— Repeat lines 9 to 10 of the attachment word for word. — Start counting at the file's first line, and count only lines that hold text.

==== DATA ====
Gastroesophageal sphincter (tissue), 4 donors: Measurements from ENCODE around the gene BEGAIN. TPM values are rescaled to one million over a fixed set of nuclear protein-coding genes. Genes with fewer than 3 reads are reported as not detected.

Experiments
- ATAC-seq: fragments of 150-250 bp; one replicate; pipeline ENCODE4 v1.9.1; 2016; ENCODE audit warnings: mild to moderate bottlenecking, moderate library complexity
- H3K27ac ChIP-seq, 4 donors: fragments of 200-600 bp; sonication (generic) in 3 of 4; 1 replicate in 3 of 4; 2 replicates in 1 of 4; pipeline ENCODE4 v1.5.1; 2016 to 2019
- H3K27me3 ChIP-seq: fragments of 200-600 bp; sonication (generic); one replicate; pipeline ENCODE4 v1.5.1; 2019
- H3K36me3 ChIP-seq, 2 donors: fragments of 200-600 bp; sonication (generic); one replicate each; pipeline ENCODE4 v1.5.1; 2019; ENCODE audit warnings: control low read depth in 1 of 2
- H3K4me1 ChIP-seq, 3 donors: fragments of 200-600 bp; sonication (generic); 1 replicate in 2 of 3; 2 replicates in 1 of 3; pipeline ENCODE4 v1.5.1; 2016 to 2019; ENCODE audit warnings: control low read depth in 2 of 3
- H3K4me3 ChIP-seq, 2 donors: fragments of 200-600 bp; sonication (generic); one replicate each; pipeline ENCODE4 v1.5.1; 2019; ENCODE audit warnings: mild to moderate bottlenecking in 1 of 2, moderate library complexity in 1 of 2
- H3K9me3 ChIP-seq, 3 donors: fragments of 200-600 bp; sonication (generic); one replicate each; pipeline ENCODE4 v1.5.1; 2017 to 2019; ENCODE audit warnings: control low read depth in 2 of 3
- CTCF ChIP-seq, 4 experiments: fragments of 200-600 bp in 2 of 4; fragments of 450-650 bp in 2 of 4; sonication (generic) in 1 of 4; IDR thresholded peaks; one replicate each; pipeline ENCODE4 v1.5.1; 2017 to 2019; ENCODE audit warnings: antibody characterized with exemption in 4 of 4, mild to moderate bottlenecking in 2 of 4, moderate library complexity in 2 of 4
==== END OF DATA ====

- H3K9me3 ChIP-seq, 3 donors: fragments of 200-600 bp; sonication (generic); one replicate each; pipeline ENCODE4 v1.5.1; 2017 to 2019; ENCODE audit warnings: control low read depth in 2 of 3
- CTCF ChIP-seq, 4 experiments: fragments of 200-600 bp in 2 of 4; fragments of 450-650 bp in 2 of 4; sonication (generic) in 1 of 4; IDR thresholded peaks; one replicate each; pipeline ENCODE4 v1.5.1; 2017 to 2019; ENCODE audit warnings: antibody characterized with exemption in 4 of 4, mild to moderate bottlenecking in 2 of 4, moderate library complexity in 2 of 4